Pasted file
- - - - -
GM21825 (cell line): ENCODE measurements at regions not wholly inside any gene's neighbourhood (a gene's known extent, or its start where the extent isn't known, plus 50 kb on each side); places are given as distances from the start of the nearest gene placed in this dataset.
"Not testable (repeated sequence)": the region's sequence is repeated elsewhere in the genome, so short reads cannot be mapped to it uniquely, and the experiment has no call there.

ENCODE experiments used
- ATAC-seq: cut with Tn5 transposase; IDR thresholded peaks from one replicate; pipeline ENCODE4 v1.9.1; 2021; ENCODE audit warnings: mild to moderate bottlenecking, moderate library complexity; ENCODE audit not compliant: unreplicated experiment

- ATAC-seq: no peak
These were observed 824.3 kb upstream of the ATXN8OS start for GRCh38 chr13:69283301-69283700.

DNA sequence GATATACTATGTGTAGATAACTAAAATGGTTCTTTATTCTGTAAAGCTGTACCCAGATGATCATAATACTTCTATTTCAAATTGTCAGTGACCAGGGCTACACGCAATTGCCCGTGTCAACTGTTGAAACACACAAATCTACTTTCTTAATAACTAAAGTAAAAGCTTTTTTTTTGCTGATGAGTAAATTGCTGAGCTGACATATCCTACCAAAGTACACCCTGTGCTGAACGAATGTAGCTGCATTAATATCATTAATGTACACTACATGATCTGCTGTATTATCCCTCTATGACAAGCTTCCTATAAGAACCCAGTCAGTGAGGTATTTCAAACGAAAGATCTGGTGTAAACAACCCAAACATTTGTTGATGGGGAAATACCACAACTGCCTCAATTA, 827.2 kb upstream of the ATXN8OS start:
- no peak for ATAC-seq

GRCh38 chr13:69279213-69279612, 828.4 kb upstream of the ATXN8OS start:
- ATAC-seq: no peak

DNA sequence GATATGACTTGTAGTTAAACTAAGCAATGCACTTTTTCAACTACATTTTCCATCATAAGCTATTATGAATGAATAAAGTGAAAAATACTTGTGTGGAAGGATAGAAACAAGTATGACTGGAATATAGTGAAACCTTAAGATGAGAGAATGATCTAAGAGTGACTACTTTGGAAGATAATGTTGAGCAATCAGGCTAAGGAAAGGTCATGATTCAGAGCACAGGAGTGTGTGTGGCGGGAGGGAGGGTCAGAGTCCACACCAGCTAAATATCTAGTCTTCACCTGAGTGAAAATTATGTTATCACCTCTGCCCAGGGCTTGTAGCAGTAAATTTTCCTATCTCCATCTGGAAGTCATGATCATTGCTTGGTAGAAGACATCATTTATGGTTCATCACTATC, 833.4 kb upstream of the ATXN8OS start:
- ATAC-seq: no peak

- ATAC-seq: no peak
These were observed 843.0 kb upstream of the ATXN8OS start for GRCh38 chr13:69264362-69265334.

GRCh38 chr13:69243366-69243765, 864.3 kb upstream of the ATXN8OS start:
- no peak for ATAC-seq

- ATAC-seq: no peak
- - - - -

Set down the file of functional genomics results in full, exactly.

GM21825 (cell line): ENCODE measurements at regions not wholly inside any gene's neighbourhood (a gene's known extent, or its start where the extent isn't known, plus 50 kb on each side); places are given as distances from the start of the nearest gene placed in this dataset.
"Not testable (repeated sequence)": the region's sequence is repeated elsewhere in the genome, so short reads cannot be mapped to it uniquely, and the experiment has no call there.

ENCODE experiments used
- ATAC-seq: cut with Tn5 transposase; IDR thresholded peaks from one replicate; pipeline ENCODE4 v1.9.1; 2021; ENCODE audit warnings: mild to moderate bottlenecking, moderate library complexity; ENCODE audit not compliant: unreplicated experiment

- ATAC-seq: no peak
These were observed 824.3 kb upstream of the ATXN8OS start for GRCh38 chr13:69283301-69283700.

DNA sequence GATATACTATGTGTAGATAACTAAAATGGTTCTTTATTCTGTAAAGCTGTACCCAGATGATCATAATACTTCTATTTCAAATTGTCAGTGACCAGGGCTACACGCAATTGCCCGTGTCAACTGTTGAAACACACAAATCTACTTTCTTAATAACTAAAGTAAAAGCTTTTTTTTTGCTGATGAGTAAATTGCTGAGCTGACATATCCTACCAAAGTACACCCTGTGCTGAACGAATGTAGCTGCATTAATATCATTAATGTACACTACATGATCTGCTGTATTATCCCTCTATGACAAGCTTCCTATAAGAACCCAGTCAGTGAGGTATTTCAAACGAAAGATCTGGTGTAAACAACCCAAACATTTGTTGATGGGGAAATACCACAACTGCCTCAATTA, 827.2 kb upstream of the ATXN8OS start:
- no peak for ATAC-seq

GRCh38 chr13:69279213-69279612, 828.4 kb upstream of the ATXN8OS start:
- ATAC-seq: no peak

DNA sequence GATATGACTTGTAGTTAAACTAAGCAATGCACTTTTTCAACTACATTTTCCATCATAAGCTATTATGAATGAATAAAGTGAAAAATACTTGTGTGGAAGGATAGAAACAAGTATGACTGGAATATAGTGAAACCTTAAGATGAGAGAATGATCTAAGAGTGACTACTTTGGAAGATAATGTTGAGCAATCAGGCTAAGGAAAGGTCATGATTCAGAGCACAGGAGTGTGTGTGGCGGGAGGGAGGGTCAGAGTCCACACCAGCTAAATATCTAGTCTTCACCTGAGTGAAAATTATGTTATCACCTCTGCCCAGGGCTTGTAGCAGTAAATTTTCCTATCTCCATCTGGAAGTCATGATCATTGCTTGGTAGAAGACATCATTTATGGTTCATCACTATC, 833.4 kb upstream of the ATXN8OS start:
- ATAC-seq: no peak

- ATAC-seq: no peak
These were observed 843.0 kb upstream of the ATXN8OS start for GRCh38 chr13:69264362-69265334.

GRCh38 chr13:69243366-69243765, 864.3 kb upstream of the ATXN8OS start:
- no peak for ATAC-seq

- ATAC-seq: no peak